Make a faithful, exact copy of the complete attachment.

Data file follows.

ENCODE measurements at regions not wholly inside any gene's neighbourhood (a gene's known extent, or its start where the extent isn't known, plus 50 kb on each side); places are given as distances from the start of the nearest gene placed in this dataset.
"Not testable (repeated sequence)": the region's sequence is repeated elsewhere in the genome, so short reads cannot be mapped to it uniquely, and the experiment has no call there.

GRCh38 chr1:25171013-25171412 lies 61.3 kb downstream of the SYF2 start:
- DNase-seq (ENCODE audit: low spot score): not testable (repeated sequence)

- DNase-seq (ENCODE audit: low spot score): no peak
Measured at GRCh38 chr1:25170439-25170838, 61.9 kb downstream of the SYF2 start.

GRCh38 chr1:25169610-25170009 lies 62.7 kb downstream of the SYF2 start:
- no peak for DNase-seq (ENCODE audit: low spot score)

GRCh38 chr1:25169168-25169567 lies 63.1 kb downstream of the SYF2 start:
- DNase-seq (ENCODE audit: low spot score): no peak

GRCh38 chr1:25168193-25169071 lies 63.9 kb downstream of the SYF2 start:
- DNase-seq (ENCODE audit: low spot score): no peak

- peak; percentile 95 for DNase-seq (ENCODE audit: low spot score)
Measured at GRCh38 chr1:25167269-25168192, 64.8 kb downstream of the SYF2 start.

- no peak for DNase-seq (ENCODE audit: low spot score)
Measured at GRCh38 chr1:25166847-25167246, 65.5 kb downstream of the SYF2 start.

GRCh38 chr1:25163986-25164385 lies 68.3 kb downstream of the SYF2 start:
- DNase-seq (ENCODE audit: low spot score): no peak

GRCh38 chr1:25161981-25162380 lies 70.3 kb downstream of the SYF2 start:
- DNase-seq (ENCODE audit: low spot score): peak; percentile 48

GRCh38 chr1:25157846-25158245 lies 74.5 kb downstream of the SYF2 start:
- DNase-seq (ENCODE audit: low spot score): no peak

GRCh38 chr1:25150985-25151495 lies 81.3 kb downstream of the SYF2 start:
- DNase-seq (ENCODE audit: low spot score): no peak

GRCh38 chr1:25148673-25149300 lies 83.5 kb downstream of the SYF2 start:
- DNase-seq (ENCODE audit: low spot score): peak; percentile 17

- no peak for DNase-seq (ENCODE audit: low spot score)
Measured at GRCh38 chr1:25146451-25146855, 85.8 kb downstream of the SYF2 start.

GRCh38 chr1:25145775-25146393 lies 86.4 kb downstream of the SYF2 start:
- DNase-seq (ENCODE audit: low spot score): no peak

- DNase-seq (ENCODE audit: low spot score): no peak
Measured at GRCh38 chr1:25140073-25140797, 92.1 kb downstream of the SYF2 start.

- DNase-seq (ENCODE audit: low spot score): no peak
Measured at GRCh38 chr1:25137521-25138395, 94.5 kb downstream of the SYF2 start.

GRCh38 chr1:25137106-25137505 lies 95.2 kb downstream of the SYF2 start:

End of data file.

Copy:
ENCODE measurements at regions not wholly inside any gene's neighbourhood (a gene's known extent, or its start where the extent isn't known, plus 50 kb on each side); places are given as distances from the start of the nearest gene placed in this dataset.
"Not testable (repeated sequence)": the region's sequence is repeated elsewhere in the genome, so short reads cannot be mapped to it uniquely, and the experiment has no call there.

GRCh38 chr1:25171013-25171412 lies 61.3 kb downstream of the SYF2 start:
- DNase-seq (ENCODE audit: low spot score): not testable (repeated sequence)

- DNase-seq (ENCODE audit: low spot score): no peak
Measured at GRCh38 chr1:25170439-25170838, 61.9 kb downstream of the SYF2 start.

GRCh38 chr1:25169610-25170009 lies 62.7 kb downstream of the SYF2 start:
- no peak for DNase-seq (ENCODE audit: low spot score)

GRCh38 chr1:25169168-25169567 lies 63.1 kb downstream of the SYF2 start:
- DNase-seq (ENCODE audit: low spot score): no peak

GRCh38 chr1:25168193-25169071 lies 63.9 kb downstream of the SYF2 start:
- DNase-seq (ENCODE audit: low spot score): no peak

- peak; percentile 95 for DNase-seq (ENCODE audit: low spot score)
Measured at GRCh38 chr1:25167269-25168192, 64.8 kb downstream of the SYF2 start.

- no peak for DNase-seq (ENCODE audit: low spot score)
Measured at GRCh38 chr1:25166847-25167246, 65.5 kb downstream of the SYF2 start.

GRCh38 chr1:25163986-25164385 lies 68.3 kb downstream of the SYF2 start:
- DNase-seq (ENCODE audit: low spot score): no peak

GRCh38 chr1:25161981-25162380 lies 70.3 kb downstream of the SYF2 start:
- DNase-seq (ENCODE audit: low spot score): peak; percentile 48

GRCh38 chr1:25157846-25158245 lies 74.5 kb downstream of the SYF2 start:
- DNase-seq (ENCODE audit: low spot score): no peak

GRCh38 chr1:25150985-25151495 lies 81.3 kb downstream of the SYF2 start:
- DNase-seq (ENCODE audit: low spot score): no peak

GRCh38 chr1:25148673-25149300 lies 83.5 kb downstream of the SYF2 start:
- DNase-seq (ENCODE audit: low spot score): peak; percentile 17

- no peak for DNase-seq (ENCODE audit: low spot score)
Measured at GRCh38 chr1:25146451-25146855, 85.8 kb downstream of the SYF2 start.

GRCh38 chr1:25145775-25146393 lies 86.4 kb downstream of the SYF2 start:
- DNase-seq (ENCODE audit: low spot score): no peak

- DNase-seq (ENCODE audit: low spot score): no peak
Measured at GRCh38 chr1:25140073-25140797, 92.1 kb downstream of the SYF2 start.

- DNase-seq (ENCODE audit: low spot score): no peak
Measured at GRCh38 chr1:25137521-25138395, 94.5 kb downstream of the SYF2 start.

GRCh38 chr1:25137106-25137505 lies 95.2 kb downstream of the SYF2 start: